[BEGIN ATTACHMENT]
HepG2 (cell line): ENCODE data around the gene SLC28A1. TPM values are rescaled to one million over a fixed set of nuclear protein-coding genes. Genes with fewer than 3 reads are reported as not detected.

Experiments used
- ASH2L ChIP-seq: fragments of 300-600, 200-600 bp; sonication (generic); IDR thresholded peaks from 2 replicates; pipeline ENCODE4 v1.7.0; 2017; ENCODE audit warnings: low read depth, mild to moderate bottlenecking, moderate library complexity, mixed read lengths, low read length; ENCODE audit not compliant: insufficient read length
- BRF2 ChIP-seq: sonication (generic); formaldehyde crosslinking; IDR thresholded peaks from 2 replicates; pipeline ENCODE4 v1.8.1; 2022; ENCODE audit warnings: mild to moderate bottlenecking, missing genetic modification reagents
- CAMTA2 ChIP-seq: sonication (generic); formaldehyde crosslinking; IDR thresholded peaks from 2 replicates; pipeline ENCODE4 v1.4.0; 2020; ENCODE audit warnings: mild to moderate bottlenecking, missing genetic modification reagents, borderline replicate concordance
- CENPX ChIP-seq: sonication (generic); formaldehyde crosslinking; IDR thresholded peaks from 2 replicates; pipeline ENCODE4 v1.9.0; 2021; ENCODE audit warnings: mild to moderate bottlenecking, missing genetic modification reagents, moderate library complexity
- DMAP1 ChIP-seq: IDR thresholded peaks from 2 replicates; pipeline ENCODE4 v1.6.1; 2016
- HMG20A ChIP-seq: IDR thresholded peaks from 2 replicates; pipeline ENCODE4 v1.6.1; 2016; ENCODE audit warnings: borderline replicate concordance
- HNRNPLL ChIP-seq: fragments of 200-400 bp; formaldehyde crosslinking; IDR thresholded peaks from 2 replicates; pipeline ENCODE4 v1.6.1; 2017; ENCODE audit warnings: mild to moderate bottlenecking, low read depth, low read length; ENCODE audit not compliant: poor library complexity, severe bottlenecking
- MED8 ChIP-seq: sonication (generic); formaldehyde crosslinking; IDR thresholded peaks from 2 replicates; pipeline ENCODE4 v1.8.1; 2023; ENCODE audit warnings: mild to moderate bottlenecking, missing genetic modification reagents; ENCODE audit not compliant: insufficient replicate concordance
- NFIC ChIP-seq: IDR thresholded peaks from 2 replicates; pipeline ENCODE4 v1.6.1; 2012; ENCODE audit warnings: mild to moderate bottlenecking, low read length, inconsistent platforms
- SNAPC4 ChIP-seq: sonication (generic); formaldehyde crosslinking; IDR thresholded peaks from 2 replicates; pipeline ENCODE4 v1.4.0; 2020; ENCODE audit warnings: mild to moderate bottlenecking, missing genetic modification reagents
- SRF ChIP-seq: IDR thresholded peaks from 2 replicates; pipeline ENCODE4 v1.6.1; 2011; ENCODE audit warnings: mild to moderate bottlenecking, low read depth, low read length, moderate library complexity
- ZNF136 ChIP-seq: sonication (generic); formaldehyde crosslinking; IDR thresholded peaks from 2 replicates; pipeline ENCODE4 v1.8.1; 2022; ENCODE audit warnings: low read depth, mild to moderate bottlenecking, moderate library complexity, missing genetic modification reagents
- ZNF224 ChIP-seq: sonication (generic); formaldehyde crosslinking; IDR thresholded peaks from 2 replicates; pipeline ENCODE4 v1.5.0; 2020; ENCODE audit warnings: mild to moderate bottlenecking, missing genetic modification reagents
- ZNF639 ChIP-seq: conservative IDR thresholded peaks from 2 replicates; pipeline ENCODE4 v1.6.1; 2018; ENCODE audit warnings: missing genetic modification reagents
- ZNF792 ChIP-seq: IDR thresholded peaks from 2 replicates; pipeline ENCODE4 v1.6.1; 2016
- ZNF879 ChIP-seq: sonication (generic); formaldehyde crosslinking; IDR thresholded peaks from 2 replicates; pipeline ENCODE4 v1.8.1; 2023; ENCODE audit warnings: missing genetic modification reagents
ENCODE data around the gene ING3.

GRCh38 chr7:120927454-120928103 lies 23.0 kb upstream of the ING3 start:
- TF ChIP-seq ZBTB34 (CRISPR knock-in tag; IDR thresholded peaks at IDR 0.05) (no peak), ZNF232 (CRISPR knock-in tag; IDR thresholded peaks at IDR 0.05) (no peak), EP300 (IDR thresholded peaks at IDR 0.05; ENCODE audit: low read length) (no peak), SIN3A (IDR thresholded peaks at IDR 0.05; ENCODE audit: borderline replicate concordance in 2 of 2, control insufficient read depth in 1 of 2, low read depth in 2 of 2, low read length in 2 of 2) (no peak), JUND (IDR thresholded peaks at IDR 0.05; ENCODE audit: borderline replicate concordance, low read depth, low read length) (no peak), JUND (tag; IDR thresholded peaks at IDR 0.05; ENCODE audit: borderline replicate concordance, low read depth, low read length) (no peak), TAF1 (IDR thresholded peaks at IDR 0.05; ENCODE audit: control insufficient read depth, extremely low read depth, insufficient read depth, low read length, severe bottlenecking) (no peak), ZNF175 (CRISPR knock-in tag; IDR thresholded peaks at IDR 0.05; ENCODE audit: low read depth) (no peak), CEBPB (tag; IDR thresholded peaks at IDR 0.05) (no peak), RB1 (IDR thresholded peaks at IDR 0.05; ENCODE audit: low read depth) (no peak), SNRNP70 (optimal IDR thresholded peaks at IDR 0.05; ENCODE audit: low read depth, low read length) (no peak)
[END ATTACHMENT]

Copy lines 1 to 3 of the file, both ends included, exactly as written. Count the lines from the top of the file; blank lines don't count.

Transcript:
HepG2 (cell line): ENCODE data around the gene SLC28A1. TPM values are rescaled to one million over a fixed set of nuclear protein-coding genes. Genes with fewer than 3 reads are reported as not detected.

Experiments used
- ASH2L ChIP-seq: fragments of 300-600, 200-600 bp; sonication (generic); IDR thresholded peaks from 2 replicates; pipeline ENCODE4 v1.7.0; 2017; ENCODE audit warnings: low read depth, mild to moderate bottlenecking, moderate library complexity, mixed read lengths, low read length; ENCODE audit not compliant: insufficient read length